If you’re looking for lighter weight specialty skis, several companies are now making backcountry skis targeting the junior market. Hagan, for example, has made kids backcountry skis for years. Their latest edition is their lightest one yet, the Ride Jr, available in 125, 135, and 145-centimeter lengths. Movement has a First Apple ski for taller kids, available in a 146cm length. Our favorite kid’s skis, however, are the Dynafit SL 80s. While focusing on easy skiing performance, they also feature the Dynafit-style skin system which is super easy to use. The SL 80 comes in 129, 139, 149, or 158cm lengths.
Kids Climbing Skins
If you end up with the Dynafit SL 80 skis, getting the matching skins is a no-brainer. The race-style tip-rip system means kids can learn efficient skin management from an early age. For most skis, however, you will need a more standard tip and tail attachment system. Most standard skin kits with tips and tails pre-attached are too long for junior skis, however. Contour recently came to the rescue, making a great kit for shorter skis that is appropriately priced for kids at under a hundred bucks. The last option for short skins is to build your own, with various skin materials available off the roll and priced per centimeter. There are plentiful options for tip and tail attachments available as well. Browse all the options here. If you’d like us to attach the tips and tails for you, add our skin services to your cart.
Junior Skimo Racing
In the Wasatch range in Utah, there are multiple junior skimo racing teams that compete head to head in the Junior division of the Wasatch Powder Keg Race. This is great training for World level junior competition, which targets young adults aged 18-20. There is a friendly Cadet competition for kids under 18, but there are no official world cup races for that category. The next step above junior is the Espoir category for ages 21-23. At age 24, racers must enter the senior level competition against the world’s best. Racing-age is determined by age at the end of the calendar year after a particular ski season. For example, for the 2018/19 ski season, your age on December 31st, 2019 is what counts.
While there isn’t racing-specific gear for kids, some will use a women’s length race ski which are around 150cm in length. This is good practice as kids are moving towards formal competitions. Note many race skis are fairly stiff and unforgiving, which may cause trouble for lighter youth. A particularly friendly model in terms of flex and ease of steering is the Wasatch Speed Girl from Voile. Please note that if you plan on racing internationally, boys still need to meet the 160cm minimum length requirement for races sanctioned by the ISMF.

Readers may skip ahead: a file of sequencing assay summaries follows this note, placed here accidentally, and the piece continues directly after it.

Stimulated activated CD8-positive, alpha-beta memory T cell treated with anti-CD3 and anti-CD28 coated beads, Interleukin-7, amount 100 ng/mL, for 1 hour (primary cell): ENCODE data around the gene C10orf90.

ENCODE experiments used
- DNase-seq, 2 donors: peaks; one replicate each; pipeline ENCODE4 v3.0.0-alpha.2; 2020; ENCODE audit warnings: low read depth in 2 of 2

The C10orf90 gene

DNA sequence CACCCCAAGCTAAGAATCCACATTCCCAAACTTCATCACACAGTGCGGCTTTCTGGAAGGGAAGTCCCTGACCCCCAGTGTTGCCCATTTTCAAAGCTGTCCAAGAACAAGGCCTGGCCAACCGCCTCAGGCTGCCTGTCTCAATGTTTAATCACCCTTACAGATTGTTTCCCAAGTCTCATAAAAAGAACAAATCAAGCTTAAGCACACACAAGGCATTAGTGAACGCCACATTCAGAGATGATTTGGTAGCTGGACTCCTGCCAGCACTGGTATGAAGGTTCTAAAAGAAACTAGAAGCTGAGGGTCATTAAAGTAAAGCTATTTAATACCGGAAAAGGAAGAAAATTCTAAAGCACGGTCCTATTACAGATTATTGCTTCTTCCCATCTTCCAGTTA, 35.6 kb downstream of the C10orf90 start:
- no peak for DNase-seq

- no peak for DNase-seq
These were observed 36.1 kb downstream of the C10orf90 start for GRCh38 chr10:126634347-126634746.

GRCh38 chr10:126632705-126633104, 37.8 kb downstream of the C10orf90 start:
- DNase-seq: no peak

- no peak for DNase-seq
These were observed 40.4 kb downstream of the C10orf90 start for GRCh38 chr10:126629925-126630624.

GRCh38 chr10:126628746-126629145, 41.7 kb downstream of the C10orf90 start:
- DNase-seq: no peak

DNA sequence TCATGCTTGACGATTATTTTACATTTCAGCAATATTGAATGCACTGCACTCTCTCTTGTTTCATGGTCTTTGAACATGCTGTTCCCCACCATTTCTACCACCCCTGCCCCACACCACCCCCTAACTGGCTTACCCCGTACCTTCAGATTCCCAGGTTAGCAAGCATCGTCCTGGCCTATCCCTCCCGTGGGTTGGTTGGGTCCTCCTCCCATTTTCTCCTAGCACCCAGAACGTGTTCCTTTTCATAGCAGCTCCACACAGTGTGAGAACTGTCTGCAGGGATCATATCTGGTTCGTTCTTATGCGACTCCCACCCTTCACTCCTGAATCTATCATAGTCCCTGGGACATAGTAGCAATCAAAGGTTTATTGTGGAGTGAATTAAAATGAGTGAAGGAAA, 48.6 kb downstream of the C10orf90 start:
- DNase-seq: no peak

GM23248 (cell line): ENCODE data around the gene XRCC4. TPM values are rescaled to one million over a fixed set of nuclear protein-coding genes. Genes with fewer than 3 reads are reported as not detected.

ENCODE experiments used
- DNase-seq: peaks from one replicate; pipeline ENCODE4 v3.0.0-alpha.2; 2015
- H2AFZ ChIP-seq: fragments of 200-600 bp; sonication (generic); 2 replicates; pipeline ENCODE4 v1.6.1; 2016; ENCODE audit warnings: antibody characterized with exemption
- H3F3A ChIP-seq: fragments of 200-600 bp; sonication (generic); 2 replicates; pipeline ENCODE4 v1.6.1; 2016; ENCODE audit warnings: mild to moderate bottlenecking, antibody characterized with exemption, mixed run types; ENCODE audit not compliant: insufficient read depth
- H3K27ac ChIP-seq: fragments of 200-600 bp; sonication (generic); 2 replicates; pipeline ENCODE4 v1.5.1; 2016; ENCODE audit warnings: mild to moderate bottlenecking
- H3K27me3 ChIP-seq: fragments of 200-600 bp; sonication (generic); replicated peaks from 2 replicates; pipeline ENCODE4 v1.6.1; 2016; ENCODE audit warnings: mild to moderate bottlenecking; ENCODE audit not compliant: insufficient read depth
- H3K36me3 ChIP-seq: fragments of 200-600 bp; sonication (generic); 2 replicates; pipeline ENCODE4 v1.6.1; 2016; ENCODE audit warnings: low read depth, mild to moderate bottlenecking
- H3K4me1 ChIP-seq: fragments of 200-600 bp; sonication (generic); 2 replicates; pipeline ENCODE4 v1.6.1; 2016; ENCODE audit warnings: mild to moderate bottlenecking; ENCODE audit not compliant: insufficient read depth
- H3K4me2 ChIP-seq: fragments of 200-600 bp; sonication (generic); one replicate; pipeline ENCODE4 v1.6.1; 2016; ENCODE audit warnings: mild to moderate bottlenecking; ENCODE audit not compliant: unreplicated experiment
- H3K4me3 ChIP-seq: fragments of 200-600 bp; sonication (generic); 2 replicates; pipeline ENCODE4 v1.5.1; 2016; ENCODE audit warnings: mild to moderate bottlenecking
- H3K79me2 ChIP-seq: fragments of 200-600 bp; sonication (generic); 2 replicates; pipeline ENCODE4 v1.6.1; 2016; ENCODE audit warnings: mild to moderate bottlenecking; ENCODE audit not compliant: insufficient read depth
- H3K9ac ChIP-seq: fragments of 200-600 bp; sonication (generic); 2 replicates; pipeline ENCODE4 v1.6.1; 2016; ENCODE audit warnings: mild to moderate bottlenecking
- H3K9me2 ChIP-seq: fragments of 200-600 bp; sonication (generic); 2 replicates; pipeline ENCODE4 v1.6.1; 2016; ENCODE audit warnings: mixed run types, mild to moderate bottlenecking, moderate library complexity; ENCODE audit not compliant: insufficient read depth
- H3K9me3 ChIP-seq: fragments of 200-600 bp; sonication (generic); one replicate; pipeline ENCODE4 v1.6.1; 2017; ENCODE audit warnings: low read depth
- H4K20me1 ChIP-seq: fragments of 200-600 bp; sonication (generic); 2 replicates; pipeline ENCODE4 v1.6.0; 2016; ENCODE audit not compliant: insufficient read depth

Options for juniors are limited in the race-boot category. The smallest shell you’ll find is the Atomic Backland Ultimate, which starts at size 23.0 mondo (5 US men, 6 women). Dynafit makes size 22.5 in the PDG 2, but in reality that is just a size 23 shell as well. Most other brands start with a 23.5/24 shell in their race models. You should also note that for cadet and junior levels, competitors are not allowed to use stiff, full-carbon boots for their safety.
Since the junior bindings mentioned above are heavy, competitive kids will start to eye the various race bindings. Please note that race bindings are typically not adjustable for release value and may not release properly for lighter weight youth. The softest race bindings are around 6 on the DIN scale, such as the Race 99 and the Helio 145 R6. The best option for juniors is often the Kreuzspitze GT, which is race-weight but can be adjusted in release value to accommodate growth.
We recommend that your kids learn how to ski at a resort on groomed runs since skiing power and crusts in the backcountry can be difficult. However, when they are ready, skiing the first turns that were earned is a special experience. We hope this brief summary of available options help narrow down your choices when it comes to selecting backcountry ski gear for your kids. Gear is always evolving and as more parents bring their kids into the wild, more options will come available. Ski touring can indeed be whole-family fun!